Prolific over Perfect: Spotlight on Chloe Ferres

Chloe Ferres is an Australian creative based in Sydney, who’s prolific in photography, design, and teaching! She’s made project after project with Blurb, each one unique. Her experimental style and passion for photographic exploration are infectious and inspiring. We caught up with Chloe for a look behind her books and photography for some insight into what keeps her producing such interesting work.

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Tell us about your books. What motivated you to make them?

My motivation to make books definitely comes from my parents; my mother is a librarian and my father has always faithfully documented life, creating family photo albums by hand, cropping the old fashioned way with a ruler and blade.

Fellow book-makers are a constant source of encouragement, and occasionally I get a small group of photographers together for a Photobook Club. I’m thankful that Ursula Hechenberger-Schwärzler first introduced me to Blurb, and I’ve been known to compete with Sarah Abad and Debbie Gallulo to see who can make the most books before a particular Blurb discount code expires! A talk by Daniel Milnor initially sparked my experimentation resulting in 3X300, a comment from Kent Hall inspired The David Hockney of Books, and Garry Trinh encouraged me to make a flip book, which became Bicubic.

Books on my shelves give me something to aspire to, my favorites include Paul Graham’s Films, Jungjin Lee’s Unnamed Road, and anything Irma Boom designs.

How do you connect your books to your audience?

First of all, I create books for an audience of one—me. Once I have a book on my shelf, I am satisfied. Sharing my books with others is just a bonus.

My work often exploits the tactile nature of books, therefore most of my designs need to be held to be truly appreciated. I’ve shown my work at Melbourne Art Book Fair and Volume Art Book Fair in Sydney, Australia. In the future, I would love to travel to art book fairs around the globe.

What factors go into your design and format decisions for your books?

Price is a huge factor when designing experimental books because I’m not always sure how things will turn out. Until I’m holding the finished product, my books are just theoretical, intangible bits and bytes.

I’ve found the affordability of Blurb’s trade formats to be liberating. I’m especially fond of the economy black and white printing which has a low-fi look, and I don’t have worry about conserving my page count.

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What’s the thinking behind your designs? How do you know what to put where?

I work very instinctively, often resolving concepts in my mind before I sit down to design. French writer Antoine de Saint-Exupéry’s words usually come to mind when I’m finalizing a work, “perfection is attained, not when there is nothing more to add, but when there is nothing left to take away.” However, I don’t actually strive for perfection, instead, I embrace the Japanese concept of wabi-sabi, referring to things imperfect, impermanent, and incomplete. My work often highlights things which I consider to hold wabi-sabi, like traces of light and shadow, as well as digital artifacts like pixels and code. I’m also of the belief that done is better than perfect, I’d rather press print today, than never get around to finishing something!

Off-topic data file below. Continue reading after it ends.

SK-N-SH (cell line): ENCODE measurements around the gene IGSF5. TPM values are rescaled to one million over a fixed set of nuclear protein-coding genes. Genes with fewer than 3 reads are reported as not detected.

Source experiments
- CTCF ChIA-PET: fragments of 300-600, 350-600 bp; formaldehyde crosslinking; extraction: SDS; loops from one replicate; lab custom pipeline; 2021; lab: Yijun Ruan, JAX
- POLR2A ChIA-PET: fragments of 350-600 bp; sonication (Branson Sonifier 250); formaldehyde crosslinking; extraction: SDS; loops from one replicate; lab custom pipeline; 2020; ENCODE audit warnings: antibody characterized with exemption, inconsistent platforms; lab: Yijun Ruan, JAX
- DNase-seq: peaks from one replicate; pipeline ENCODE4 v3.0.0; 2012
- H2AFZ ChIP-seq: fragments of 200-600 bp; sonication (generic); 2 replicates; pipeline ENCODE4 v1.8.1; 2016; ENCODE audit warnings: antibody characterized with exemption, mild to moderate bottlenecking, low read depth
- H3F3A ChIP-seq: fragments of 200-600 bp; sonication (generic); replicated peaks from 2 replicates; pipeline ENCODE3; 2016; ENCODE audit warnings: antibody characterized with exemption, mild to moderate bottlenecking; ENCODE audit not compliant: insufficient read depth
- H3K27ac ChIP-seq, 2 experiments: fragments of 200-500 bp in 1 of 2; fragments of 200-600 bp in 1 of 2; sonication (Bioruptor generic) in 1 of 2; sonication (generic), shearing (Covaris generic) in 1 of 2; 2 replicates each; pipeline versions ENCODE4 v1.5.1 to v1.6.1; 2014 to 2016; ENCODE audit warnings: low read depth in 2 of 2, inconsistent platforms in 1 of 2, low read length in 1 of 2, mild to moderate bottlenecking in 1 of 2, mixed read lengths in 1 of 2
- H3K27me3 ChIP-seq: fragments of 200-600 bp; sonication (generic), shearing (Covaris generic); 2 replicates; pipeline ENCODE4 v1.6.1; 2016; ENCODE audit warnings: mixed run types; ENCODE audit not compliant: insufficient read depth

How long have you been taking photos? When did you first pick up a camera and why?

My first memory of consciously composing photographs was at age nine in Paris, with the Eiffel Tower as my muse. I had a disposable camera, with three aspect ratios; standard, wide & panorama. Susan Sontag wrote, “to collect photographs is to collect the world.” Two decades on, my compulsion to collect still drives my passion for photography, travel, and book-making.

Your style for your books has evolved to become less and less figurative—more patterns, light, abstract renderings. How did you get here? What thoughts and ideas are guiding you to create in this unique way?

I’ve long sought to simplify the world through my viewfinder, seeking beauty, removing distractions. I think abstraction is the ultimate manifestation of this. As I have become more confident in my practice, my work has evolved to become more “me”. I concern myself less with others what others are doing, have done, or will think.

Why black and white?

Some might consider it an addiction; it’s not just my books that are black and white. I think a monochromatic color scheme is timeless and provides a nice contrast to our technicolor world. That said, I love bold color too— my home is predominantly black and white, which serves as a great backdrop for all the colorful books and travel mementoes I adorn it with.

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Has there been a book you’ve made that’s your favorite? Which one (or not) and why?

Whichever book I’ve designed most recently is usually my favorite, that said 3X300 will always be special, as it signaled a turning point in my thinking about what a book could be.

Is there a project you dream of making and haven’t made yet?

I dream of designing a limited edition run of deluxe photobooks, with stitched spines, custom headbands, printed end sheets, and foil stamping.

Any advice you’d give to a new photographer? Or to someone who wants to take a hobby to the next level?

Practice your practice relentlessly, and don’t forget to love what you do.

We’re so thankful Chloe took the time to chat with us, and we’re taking her advice on going with prolific over perfect. Have any tips for dodging the perfectionism and getting to work? Share them in the comments below!


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